Sunday, December 2, 2012


December 2. My dad would've been 83 years old today. Whether it's the celebration
of his birth or the anniversary of his death, it never get easier. He is gone, and as
much as you hope and pray that he will walk through the door again, or be there to
give you some much needed advice, it's never going to happen. It's part of life and
one of the worst things about death.

Today, a lot of the smiles, laughs, and special moments I shared with my dad, came
to life. They seem so vivid, so real, but also so far away. I want to go back in time
and feel the happiness I always experienced when I was with my father. Unfortunately,
none of us can turn back the clock and make things right again.

Things sure felt right this morning when I turned on my computer and saw an e-mail
from a friend whom my father had mentored in the television business many years
ago. The subject line said: THINKING OF PATRICK J. The body of the letter was
very light, containing only a single sentence, but it carried a lot of weight to me:

                              "He was the best and heaven is lucky to have him."

I'm not embarrassed to say that a silo of tears welled up in my eyes and a lump the
size of Texas settled in my throat. Anyone who has lost a parent knows the feeling.
There is tremendous joy in knowing that others loved your dad, respected him, and
shared many great moments with him just as you did. But there is great sadness that
you can no longer look him in the eye and tell him how much you loved him.

I told everybody how much I loved him when I eulogized Patrick J. Devlin on May
24, 2008. We were best friends who shared an unbelievable bond. I made it through
the eulogy without bursting into tears and I think I did a good job in telling what he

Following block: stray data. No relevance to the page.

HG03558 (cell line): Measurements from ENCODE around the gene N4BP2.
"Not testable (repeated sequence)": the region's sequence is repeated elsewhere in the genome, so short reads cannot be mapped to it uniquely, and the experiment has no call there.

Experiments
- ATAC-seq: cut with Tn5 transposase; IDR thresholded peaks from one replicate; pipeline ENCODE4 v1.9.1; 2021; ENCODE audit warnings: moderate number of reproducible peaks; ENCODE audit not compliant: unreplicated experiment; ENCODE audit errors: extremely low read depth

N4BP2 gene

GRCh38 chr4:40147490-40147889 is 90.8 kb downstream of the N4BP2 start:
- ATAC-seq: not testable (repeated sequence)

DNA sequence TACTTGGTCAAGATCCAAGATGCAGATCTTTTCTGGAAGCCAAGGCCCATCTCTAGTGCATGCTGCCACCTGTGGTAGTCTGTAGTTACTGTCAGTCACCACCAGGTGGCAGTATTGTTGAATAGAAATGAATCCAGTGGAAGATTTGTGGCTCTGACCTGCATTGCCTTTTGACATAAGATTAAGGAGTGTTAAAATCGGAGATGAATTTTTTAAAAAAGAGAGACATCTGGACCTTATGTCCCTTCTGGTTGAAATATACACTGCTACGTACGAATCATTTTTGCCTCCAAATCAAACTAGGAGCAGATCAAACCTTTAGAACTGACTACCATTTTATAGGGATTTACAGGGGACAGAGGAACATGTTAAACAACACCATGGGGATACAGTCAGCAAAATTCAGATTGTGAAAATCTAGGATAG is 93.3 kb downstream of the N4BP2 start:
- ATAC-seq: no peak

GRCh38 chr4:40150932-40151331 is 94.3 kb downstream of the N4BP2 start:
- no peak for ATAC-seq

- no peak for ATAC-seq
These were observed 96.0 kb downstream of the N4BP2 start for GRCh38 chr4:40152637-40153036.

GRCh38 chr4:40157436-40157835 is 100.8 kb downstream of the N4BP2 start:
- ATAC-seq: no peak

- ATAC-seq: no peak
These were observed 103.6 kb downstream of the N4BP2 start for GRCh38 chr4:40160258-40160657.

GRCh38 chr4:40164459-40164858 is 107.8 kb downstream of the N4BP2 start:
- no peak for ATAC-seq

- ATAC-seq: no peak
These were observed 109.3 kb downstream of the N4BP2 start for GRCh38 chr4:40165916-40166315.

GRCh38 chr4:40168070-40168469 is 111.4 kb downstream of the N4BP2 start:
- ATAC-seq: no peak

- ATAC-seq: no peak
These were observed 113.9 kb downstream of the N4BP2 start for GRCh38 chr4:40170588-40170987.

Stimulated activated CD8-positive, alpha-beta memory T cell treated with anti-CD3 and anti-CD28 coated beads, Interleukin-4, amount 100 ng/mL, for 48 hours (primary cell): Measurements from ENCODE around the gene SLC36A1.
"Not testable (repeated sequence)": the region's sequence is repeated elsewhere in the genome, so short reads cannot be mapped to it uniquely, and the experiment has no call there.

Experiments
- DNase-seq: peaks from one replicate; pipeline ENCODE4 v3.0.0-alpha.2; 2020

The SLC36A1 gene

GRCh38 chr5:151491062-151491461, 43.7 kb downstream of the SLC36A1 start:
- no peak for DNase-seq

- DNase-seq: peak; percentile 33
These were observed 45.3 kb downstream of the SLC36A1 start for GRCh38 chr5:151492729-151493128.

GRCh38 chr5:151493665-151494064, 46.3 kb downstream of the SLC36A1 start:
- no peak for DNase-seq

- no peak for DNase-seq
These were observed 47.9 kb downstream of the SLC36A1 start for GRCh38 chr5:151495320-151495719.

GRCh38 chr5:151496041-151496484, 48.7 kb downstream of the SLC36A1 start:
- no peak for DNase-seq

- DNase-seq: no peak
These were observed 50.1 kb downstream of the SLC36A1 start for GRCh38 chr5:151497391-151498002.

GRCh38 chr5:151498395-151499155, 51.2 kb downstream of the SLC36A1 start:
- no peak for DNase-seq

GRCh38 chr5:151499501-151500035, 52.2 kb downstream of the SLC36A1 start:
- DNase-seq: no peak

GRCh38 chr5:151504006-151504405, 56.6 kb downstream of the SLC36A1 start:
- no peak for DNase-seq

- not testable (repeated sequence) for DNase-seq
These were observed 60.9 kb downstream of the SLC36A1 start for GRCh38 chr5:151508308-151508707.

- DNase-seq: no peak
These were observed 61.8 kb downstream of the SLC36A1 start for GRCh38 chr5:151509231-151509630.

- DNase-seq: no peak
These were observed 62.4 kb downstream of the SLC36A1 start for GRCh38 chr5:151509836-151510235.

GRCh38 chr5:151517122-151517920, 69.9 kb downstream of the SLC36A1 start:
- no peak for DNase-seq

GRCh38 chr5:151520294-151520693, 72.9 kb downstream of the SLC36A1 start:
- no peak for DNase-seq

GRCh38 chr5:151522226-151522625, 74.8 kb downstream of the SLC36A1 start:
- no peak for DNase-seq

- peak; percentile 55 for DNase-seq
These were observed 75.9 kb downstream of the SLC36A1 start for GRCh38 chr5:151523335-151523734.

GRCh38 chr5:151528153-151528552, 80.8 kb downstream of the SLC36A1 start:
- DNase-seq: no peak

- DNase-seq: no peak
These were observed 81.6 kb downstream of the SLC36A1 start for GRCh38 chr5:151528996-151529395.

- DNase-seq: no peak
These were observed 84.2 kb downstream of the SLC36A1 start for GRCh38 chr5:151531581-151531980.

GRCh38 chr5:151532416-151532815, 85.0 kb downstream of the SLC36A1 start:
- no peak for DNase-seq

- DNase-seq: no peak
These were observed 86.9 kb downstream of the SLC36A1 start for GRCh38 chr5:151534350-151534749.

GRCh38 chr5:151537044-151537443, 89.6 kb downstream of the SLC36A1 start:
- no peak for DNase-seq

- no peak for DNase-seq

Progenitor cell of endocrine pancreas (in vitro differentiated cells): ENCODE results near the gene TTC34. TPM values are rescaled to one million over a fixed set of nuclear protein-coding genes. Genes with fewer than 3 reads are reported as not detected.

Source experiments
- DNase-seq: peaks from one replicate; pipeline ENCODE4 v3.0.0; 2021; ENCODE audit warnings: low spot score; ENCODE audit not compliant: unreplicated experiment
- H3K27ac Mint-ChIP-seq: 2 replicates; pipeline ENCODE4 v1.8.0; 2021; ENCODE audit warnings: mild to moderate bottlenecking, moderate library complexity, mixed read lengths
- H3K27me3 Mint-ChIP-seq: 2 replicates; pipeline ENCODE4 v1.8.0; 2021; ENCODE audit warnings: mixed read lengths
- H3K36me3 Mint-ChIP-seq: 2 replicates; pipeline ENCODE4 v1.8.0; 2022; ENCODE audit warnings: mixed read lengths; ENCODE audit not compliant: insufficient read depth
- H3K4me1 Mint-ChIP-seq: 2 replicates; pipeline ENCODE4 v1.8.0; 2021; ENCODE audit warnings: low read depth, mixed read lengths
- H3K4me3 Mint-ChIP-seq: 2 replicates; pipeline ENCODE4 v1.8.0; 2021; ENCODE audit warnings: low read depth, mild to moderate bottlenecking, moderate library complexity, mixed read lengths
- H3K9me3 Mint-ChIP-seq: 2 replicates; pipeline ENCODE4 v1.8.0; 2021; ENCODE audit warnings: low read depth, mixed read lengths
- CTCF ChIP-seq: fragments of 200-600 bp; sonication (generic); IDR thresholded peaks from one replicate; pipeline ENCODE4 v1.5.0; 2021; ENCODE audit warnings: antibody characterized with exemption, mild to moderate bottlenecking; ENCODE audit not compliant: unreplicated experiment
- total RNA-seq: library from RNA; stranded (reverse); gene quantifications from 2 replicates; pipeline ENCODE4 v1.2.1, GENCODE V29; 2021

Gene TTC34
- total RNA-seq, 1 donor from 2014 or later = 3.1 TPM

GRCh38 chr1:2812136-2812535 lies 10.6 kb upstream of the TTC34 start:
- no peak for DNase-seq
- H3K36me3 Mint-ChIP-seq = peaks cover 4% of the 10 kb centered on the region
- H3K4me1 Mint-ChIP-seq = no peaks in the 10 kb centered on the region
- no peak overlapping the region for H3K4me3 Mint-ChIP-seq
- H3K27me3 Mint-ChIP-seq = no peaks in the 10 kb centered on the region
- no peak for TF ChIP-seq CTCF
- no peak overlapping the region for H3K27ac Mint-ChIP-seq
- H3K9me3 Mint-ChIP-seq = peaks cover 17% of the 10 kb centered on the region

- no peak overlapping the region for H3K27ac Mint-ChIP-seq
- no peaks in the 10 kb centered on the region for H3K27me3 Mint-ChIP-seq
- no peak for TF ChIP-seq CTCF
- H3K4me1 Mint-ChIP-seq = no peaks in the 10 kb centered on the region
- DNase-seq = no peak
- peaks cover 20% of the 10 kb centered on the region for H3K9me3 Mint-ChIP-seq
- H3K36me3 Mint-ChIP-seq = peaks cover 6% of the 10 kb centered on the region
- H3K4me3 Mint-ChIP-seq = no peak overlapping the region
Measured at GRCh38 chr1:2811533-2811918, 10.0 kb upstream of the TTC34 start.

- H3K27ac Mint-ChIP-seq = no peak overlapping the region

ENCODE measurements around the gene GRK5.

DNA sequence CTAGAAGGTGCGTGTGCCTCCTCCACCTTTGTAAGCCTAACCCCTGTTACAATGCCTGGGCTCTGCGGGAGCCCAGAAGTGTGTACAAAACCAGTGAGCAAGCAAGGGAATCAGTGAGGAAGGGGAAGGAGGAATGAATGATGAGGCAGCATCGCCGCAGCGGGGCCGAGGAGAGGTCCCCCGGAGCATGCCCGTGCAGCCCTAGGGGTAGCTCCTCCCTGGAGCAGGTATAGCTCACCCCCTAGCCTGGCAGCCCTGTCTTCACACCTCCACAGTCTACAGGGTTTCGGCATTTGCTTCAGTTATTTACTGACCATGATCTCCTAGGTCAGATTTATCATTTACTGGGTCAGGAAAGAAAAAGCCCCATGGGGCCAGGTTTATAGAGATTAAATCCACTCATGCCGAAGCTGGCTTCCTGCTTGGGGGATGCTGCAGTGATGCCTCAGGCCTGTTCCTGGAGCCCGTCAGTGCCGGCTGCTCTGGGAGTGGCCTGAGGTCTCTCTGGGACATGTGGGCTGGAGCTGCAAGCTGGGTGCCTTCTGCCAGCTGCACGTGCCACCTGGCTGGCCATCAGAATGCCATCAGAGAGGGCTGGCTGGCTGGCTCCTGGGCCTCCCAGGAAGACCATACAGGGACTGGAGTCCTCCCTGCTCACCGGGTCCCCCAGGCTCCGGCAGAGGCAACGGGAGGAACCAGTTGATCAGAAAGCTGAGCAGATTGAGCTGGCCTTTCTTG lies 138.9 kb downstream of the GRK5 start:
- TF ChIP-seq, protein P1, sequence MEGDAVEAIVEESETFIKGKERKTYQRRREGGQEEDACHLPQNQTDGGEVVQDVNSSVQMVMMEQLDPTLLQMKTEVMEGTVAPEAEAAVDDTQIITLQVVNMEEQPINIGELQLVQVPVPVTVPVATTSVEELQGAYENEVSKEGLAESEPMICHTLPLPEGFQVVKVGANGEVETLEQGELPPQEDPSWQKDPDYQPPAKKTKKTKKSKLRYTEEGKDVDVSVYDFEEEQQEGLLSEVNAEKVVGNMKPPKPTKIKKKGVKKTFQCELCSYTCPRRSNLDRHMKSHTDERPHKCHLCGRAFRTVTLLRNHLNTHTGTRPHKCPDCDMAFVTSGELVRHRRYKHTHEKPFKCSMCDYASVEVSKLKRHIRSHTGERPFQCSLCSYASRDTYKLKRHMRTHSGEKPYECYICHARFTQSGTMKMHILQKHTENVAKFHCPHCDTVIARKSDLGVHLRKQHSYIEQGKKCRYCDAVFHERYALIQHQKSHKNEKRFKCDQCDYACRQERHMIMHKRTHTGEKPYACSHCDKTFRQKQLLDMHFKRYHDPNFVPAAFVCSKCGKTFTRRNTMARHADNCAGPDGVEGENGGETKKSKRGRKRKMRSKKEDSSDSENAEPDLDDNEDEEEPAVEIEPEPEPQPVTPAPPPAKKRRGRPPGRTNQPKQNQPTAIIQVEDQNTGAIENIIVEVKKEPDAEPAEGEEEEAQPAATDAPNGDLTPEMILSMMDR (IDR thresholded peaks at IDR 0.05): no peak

meant to me and our family. But I did have one regret, omitting a story that I think
defined who my father was and the kind of person we lived with every day.

My father died with Alzheimer's disease. Nobody dies from Alzheimer's, they
eventually pass away with the brutal effects that come with the disease. Three weeks
before his death, I stopped home to spend some quality time with him. We were
in the kitchen and he was at the table circling items in the newspaper. I went over
to my dad, put my arm around, and discovered to find that he was checking out
the help wanted ads.

I said, "Dad, why are you looking for a job." He looked at me and said, "I have
to get a job to make sure that mom is taken care of after I'm gone." It was a
terrible time in his battle with Alzheimer's disease and he was thinking not of
himself, but rather, the welfare of my mother. My dad was very successful in his
career and made sure that my mother was taken care of long before this moment,
but he was thinking not of himself, but rather somebody else.

That's who my dad was. He was the most unselfish man I've ever met. He never
asked, "what can you do for me," but rather, "what can I do to make your life

His friend who e-mailed me this morning was right. Heaven is lucky to have him.
He's probably trying to make someone's life better up there right now.

Happy Birthday, Dad. I love you.

Monday, November 26, 2012


It's easy to become cynical from a sports world that is littered with self-absorbed,
and self-promoting athletes, who in some cases, suffer major wounds to their careers
and reputations because of self-inflicted stupidity.

We see athletes kneel in post-game prayer, giving thanks to the Lord, only to be
arrested later that night for spousal abuse.

Tiger Woods gathers his loving family around the living room for pictures, but as
soon as the photographer says, "we're good," he's off to Perkins for the grand slam
breakfast and a side order of waitress.

And the one incident that pushed me into the cocoon of cynicism when it comes
to athletes, occurred several years ago when former NBA star, Latrell Sprewell said
he was "insulted" by the Minnesota Timberwolves offer of three-year, $21 million
contract because that wasn't enough to "feed his family." Good grief, Charlie Brown.

But for every hundred stories about selfish, out-of-touch athletes, who live in a
fantasy  world most of us never come close to experiencing, there is one that can
wipe the ugliness all away.

On September 26, Chuck Pagano was diagnosed with leukemia. He had spent 28
years of his life paying his dues as he cris-crossed the country as an assistant coach
for several college and professional teams.

Last January, he achieved his ultimate dream of being a head coach when the
Indianapolis Colts tapped him to be the man to lead them out of the Peyton Manning
Era and resurrect the franchise. However, after just three games, Pagano got
the news that changed the course of his life.

It didn't seem fair that a man who had worked so hard for something and finally